The anatomy used for speaking, breathing, and swallowing is known as the throat. When cells in the throat start to divide abnormally and rapidly the condition is called throat cancer. Most cancer of the throat is diagnosed as squamous cell carcinoma.
Throat cancer is divided into two main types according to the location where the cancer is first found.
Pharyngeal cancer starts in the pharynx. The pharynx is the area of the throat that sits behind the mouth and nasal cavity and provides a passage for air and food and serves as a resonating organ to facilitate speech.
Laryngeal cancer occurs in the larynx, an organ found at the top of the neck. The larynx prevents food and foreign objects from entering the lungs by inducing coughing. The larynx also aids in breathing and is crucial to manipulating volume, pitch, and sound production. The pharynx is commonly referred to as the “voice box.”
The American Cancer Society estimates that in the year 2020, 10,750 new cases of pharynx cancer and 3,750 of larynx cancer will be diagnosed. The good news is that the death rate for these cancers has been decreasing over the last 30 years. It is believed that a significant decrease in the amount of people smoking has contributed to the decline.
Throat cancer makes up 0.6% of all cancer deaths and according to the National Cancer Institute is ranked 22nd on the list of common cancers, representing 0.7% of all new cancer cases in the United States.
The median age at diagnosis is 66 and is much more common in men than women with 5.0 cases per 100,000 being men and only 1.1 cases in 100,000 in women.
Throat cancer that is diagnosed while localized has a 53% survival rate past five years.
Persistent sore throat that is not associated with strep or the flu.
Burning or pain when swallowing.
Vocal changes, such as a quieter or huskier sounding voice. This may also include difficulty in pronouncing certain words or the development of slurred speech.
Lump on the neck can indicate a swollen lymph node which is common in people with throat cancer.
Weight loss can be associated with difficulty in swallowing food and metabolism changes due to cancer.
Difficulty moving the tongue and/or opening the mouth.
Coughing that is persistent and may produce blood.
Nosebleeds that are unexplained and frequent.
Headache that lasts longer than two weeks and reoccurs.
Doctors may not be able to determine the exact cause of every case of throat cancer but there are known behaviors and factors that increase the risk and can point to a likely cause.
Human papillomavirus infection: Strains of HPV have been found in some pharyngeal tumors and doctors suspect the virus of playing a role in some cases.
Use of tobacco products: Smoking, chewing tobacco and cigar use all increase the risk of throat cancer by damaging DNA directly and triggering a rapid growth of cells.
Excessive use of alcohol: Heavy drinking contributes significantly to an increased risk of cancer. It is advised that women avoid more than one drink a day and men avoid more than two drinks a day.
Poor nutrition: A diet high in red and processed meats, sugary drinks and processed foods increase the risk of all cancer, including throat cancer. A diet high in fruits and vegetables lowers the risk.
Exposure to coal dust or asbestos: Research indicates an association between exposure to asbestos and coal dust and higher incidence of cancer.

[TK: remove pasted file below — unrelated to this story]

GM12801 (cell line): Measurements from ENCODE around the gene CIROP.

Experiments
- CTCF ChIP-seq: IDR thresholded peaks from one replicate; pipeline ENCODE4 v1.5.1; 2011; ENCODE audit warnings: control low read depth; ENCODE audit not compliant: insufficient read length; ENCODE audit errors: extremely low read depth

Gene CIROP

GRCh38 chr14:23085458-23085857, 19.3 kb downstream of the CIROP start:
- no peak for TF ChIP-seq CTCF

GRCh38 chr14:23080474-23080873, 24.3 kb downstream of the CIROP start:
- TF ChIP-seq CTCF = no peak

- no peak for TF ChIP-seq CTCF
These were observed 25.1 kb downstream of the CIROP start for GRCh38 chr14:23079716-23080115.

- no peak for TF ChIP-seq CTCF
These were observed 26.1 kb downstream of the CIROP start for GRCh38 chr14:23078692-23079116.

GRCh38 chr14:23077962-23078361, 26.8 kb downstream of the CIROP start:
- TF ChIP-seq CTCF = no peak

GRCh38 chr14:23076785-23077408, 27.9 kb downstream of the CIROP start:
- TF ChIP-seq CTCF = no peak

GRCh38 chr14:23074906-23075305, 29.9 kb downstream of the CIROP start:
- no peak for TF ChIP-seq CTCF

Genetic predisposition and age: Some genetic conditions increase the risk of throat cancer and men over the age of 65 are at an increased risk.
According to the American Cancer Society, exposure to wood dust, paint fumes, petroleum and plastics, as well as the chemicals used in metalworking and textile industries can increase the risk of throat cancer.
Studies of asbestos, a fiber used in manufacturing insulating material, have suggested a link between exposure to asbestos and throat cancer
In 1908, after the negative health effects of asbestos exposure was well known, insurance companies in the U.S. decreased coverage and increased premiums for asbestos workers. Despite warnings, asbestos mining and manufacturing continued.
U.S. asbestos consumption peaked in 1973 and by the late 1970’s the public was beginning to understand the health risks associated with asbestos exposure.
Labor and trade unions demanded healthier work conditions and liability claims against asbestos manufacturers forced a change in the market.
Medical evidence since 1930 has linked asbestos exposure to disease but legislation did not limit exposure for workers until the 1970’s.
In 2005 asbestos was banned throughout the European Union. The last United States asbestos mine was closed in 2002 but asbestos is still not banned in the U.S.
Asbestos is a mineral that can be pulled apart into flexible fibers. Often the fibers are microscopic and can easily be swallowed or inhaled and the body has no way to break asbestos down or expel it. Asbestos fibers can become lodged in the throat and stay there long enough to cause inflammation and genetic changes that lead to cancer.
Exposure to asbestos is a risk factor for throat cancer and people with a known exposure should be screened regularly by a doctor.
Asbestos cancer is diagnosed by a referral from a family doctor to a specialist. The specialist may order imaging tests such as X-rays, CT scans, MRIs, and PET scans to look for tumors.
Blood tests are used to look for abnormalities in the cells.
Biopsy of a known tumor can help determine the type of cancer and the best treatment available. Chemotherapy, immunotherapy, surgery, and radiation therapy are all used to treat cancer. Often a multimodal therapy model is used, which combines available options to increase the odds of a favorable outcome.